The other element of victory is increasing the extent to which other countries respect our way of life. This requires a balanced, assertive approach, in which we are neither so weak that we invite aggression nor so aggressive ourselves that we create justifiable animosity.
The strongest support for our way of life comes from people who practice it. We should strive for secular, constitutional government everywhere. To make exceptions in the Middle East or Africa is to succumb to the "soft bigotry of low expectations," to borrow a phrase.
It is debatable whether or not we should impose different regimes on other countries. But where we choose not to alter an authoritarian regime, we will have to set clear limits on behavior and enforce those limits.
We tend to overlook the many religious and secular leaders who call for violence against America. I believe that it is a mistake to let this pass.
Probably the biggest error in the Oslo "peace process" was the fact that Israel and the United States chose to overlook the steady drumbeat of incitement and demonization that took place in the Palestinian media. Rather than preparing its people for eventual peace, the Palestinian Authority was building an arsenal of hatred.
A key strategic element in the war against terrorism will be to confront the arsenals of hatred and get rid of them. We cannot ignore them. We cannot appease them. We should not bother to psycho-analyze them. We need to eliminate them.
Two of the important tactical questions concerning the war against terrorism are:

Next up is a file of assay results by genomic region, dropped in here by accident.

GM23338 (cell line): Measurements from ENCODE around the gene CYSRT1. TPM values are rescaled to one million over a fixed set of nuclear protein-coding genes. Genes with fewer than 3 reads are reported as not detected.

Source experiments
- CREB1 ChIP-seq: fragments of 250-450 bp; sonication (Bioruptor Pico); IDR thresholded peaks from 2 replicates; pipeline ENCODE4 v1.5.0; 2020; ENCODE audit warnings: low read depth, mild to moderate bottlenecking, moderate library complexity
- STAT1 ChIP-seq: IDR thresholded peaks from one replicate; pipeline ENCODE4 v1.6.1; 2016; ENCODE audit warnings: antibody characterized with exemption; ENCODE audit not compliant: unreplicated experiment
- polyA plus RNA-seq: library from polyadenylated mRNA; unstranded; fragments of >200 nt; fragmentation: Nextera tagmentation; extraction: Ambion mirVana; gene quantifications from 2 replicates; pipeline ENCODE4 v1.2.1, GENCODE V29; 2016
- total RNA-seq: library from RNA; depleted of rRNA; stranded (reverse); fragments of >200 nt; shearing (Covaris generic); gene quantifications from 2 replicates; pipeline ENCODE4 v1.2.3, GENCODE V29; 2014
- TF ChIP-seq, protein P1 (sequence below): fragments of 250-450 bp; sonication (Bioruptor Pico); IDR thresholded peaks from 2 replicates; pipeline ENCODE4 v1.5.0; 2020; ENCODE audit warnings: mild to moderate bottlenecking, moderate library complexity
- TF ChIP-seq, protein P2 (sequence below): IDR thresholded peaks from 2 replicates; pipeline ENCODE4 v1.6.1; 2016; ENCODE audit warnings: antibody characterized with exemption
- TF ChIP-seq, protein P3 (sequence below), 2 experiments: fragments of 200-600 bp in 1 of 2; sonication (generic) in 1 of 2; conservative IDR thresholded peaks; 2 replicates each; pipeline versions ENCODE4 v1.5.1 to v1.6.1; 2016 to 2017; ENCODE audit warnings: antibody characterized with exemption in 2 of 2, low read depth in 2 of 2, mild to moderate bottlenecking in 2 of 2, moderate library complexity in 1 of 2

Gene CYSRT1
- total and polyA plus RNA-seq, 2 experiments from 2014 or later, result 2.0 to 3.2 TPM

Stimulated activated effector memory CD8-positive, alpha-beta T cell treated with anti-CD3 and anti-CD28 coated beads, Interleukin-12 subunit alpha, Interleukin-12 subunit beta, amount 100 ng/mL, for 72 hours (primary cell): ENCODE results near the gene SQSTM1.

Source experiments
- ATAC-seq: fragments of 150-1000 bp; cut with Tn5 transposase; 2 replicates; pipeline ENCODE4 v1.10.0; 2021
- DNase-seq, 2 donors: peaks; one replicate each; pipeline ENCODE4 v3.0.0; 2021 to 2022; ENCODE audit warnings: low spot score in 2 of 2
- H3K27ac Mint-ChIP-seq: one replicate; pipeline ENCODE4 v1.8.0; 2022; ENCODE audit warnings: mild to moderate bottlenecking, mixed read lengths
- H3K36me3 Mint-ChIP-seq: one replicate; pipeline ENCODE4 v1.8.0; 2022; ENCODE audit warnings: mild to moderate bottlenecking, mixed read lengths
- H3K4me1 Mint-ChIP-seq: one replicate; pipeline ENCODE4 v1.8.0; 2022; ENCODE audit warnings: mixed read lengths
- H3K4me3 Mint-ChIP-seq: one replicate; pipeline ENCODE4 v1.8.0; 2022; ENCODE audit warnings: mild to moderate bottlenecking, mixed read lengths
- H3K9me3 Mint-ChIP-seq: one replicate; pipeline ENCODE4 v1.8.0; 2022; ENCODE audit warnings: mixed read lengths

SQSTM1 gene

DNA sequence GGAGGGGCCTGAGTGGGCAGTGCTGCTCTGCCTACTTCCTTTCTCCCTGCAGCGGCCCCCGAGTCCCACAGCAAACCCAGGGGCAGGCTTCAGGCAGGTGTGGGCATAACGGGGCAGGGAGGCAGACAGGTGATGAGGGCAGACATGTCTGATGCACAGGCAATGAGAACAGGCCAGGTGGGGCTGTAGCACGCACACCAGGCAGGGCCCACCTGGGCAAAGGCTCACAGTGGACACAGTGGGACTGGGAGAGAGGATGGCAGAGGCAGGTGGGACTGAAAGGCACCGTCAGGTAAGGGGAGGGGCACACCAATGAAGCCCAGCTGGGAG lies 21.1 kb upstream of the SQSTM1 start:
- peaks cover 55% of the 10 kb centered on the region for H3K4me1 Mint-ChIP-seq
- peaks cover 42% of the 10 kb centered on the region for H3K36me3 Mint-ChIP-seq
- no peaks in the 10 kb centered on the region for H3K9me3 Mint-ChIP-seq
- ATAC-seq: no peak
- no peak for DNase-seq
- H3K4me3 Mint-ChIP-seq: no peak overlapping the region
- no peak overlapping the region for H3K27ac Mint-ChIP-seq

Should we engage in assassination?
Should we engage in bombing that will harm innocent civilians?
From a moral perspective, my inclination is to use what one might call the Patton Principle to evaluate these tactical possibilities. I believe it was General Patton who said that "The objective of war is not to die for your country. It's to make the other bastard die for his country."
In other words, I am not squeamish about either tactic. In particular, if it came down to a choice between a bombing campaign that cost many innocent lives in another country or a ground war that cost the lives of American soldiers, I would prefer the bombing campaign.
To me, the case for assassinations seems to be almost totally compelling. Innocent people can avoid injury by choosing to stay away from terrorists and from the instigators of terrorism.
One major problem with assassinations is that they violate current U.S. law. This law ought to be changed. Assassinations should be legal, but with strong controls over how targets are selected and strong guidelines about implementation that are designed to minimize the loss of innocent life.